Bid to Limit U.S. Offshore Drilling Gains in Wake of Trump WinBy and
Activists eyeing obscure 1953 law to permanently ban drilling
Some environmentalists worry its use risks repeal of law
A long-shot bid to convince the Obama administration to use 24 words of a 1953 law to permanently restrict oil development off the U.S. Atlantic and Arctic coasts is gaining support from environmentalists concerned about Donald Trump’s victory.
The move to use what’s known as provision 12(a) of the Outer Continental Shelf Lands Act received backing Tuesday from billionaire conservationist Tom Steyer, the founder and former co-senior managing partner of Farallon Capital Management LLC.
"The Trump administration has the potential to do serious damage to our climate, but in the last few months of his presidency, President Obama can take concrete steps to secure his environmental legacy," Steyer, who used his NextGen Climate Action advocacy group to back climate-friendly candidates, said in a statement. "We will continue to support bold action by President Obama to fight for our families, and we will keep pushing back against Trump’s dark vision and dangerous plans for our country."
The renewed push to use the language, which has been employed to preserve coral reefs and walrus feeding grounds, comes as the Obama administration is expected to soon unveil its five-year plan for selling oil and gas leases from 2017 to 2022. The Obama administration has already taken an auction of Atlantic drilling rights off the table in its proposed version of the plan and is considering shrinking or eliminating two other proposed Arctic lease sales as well.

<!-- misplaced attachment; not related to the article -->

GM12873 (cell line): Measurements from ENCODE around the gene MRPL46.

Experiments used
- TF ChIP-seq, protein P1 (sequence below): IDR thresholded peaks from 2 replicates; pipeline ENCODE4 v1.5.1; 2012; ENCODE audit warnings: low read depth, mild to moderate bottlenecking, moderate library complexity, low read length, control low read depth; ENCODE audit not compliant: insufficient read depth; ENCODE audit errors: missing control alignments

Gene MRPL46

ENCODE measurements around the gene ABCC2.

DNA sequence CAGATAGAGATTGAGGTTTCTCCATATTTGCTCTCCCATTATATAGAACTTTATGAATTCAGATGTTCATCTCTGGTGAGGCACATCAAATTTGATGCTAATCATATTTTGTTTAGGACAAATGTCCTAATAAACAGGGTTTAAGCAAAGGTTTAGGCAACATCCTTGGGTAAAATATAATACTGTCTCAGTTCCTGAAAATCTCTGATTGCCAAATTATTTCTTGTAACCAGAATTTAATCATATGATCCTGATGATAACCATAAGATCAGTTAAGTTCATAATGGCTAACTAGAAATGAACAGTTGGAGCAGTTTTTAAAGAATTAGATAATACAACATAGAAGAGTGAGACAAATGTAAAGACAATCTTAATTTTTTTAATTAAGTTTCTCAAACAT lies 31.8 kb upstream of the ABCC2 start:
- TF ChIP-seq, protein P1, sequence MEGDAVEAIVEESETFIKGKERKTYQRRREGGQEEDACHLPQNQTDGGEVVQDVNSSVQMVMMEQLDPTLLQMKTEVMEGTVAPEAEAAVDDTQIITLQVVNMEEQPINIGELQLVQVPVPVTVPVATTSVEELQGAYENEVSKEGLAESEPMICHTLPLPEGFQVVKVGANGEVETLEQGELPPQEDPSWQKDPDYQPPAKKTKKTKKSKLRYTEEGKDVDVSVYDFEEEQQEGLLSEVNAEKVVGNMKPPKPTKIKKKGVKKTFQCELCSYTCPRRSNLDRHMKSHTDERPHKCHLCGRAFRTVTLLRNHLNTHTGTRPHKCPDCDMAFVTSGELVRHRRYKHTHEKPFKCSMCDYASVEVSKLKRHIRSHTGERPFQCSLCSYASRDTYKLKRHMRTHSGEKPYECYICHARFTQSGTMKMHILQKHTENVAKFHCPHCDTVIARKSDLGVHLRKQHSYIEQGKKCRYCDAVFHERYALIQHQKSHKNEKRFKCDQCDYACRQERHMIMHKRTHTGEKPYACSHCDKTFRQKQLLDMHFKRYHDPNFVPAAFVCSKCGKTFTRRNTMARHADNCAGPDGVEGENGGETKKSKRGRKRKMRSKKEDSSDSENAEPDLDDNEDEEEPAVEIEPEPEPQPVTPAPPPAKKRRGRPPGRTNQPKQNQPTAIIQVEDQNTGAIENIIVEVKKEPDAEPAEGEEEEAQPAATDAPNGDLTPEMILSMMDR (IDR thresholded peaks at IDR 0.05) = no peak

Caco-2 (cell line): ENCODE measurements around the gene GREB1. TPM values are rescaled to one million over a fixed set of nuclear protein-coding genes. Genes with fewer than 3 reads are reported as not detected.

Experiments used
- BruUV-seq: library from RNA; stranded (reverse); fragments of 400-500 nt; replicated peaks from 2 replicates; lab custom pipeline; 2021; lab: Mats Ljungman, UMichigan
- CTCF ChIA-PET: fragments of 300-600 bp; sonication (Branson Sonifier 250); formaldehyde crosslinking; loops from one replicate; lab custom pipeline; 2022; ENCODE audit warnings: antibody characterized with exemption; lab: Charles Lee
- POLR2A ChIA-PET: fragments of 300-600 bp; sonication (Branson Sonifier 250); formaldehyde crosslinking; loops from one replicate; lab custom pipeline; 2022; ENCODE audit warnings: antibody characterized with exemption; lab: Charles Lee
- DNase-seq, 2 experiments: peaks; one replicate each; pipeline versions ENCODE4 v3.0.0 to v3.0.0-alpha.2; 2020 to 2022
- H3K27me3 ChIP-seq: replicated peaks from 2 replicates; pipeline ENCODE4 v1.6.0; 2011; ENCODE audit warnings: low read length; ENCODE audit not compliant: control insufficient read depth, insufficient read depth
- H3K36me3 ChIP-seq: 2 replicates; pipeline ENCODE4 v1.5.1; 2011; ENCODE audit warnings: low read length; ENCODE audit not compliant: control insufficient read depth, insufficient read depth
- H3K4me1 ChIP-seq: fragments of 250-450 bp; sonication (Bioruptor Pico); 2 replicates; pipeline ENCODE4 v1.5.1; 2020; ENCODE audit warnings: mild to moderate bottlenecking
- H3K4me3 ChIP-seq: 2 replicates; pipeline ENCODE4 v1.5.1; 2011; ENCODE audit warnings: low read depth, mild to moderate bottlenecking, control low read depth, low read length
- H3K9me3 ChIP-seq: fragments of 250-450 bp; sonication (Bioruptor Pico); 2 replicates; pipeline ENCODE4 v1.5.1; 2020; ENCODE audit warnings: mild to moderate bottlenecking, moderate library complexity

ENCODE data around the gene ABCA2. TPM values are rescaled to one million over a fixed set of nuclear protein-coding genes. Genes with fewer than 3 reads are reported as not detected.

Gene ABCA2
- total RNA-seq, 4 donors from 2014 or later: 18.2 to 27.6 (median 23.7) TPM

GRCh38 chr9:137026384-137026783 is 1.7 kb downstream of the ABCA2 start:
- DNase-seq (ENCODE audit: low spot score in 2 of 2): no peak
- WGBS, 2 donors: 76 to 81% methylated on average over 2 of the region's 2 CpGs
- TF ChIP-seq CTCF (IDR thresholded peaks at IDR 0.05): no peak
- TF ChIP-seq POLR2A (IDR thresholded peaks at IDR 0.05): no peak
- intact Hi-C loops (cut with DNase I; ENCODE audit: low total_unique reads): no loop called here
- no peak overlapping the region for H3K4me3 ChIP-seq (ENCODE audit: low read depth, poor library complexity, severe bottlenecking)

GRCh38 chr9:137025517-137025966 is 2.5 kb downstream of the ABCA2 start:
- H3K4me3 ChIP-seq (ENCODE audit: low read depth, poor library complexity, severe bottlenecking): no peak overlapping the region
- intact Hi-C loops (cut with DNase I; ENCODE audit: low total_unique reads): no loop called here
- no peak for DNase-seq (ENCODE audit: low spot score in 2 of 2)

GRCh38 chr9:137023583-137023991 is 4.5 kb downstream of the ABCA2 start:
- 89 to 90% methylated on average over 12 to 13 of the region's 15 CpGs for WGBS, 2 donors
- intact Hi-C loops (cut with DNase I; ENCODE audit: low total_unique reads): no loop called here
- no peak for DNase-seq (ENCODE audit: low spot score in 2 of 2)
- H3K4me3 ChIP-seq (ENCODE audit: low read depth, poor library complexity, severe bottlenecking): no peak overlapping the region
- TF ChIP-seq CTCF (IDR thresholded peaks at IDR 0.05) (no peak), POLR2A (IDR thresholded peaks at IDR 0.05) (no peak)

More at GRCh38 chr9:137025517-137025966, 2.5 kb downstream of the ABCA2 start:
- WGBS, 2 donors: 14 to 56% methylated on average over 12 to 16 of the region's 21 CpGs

A Trump administration could try to alter the five-year plan, but it would take several years of rule making. Invoking the 12 (a) provision would be more permanent without Congressional revocation of the authority.
Drilling in Alaskan seas is too risky and will exacerbate climate change in "this delicate region," other environmental leaders wrote in a letter to Obama and Interior Secretary Sally Jewell Monday. They are seeking to keep new sales of leases in the Beaufort and Chukchi seas north of Alaska out of the five-year plan.
An Interior Department spokeswoman did not immediately respond to a telephone message and e-mail seeking comment. A spokesman at the White House declined to comment.
Trump has pledged to increase U.S. oil production, both on and offshore, as well as reducing regulations on the industry.
“The Arctic should never have been on the table, and President Obama should use all the authority he has to put it off limits now," said Arizona Representative Raul Grijalva, the top Democrat on the House Natural Resources Committee. "He should make that decision on the merits and let the chips fall where they may."
But not all environmentalists agree that invoking the authority is a good idea. The law permits a president to "from time to time, withdraw from disposition any of the unleased lands of the outer continental shelf."
Some opposed to the move warn the idea is especially treacherous now, because it could goad Republicans in Congress into repealing the 12(a) law so it can’t be used to protect environmentally sensitive areas in the future.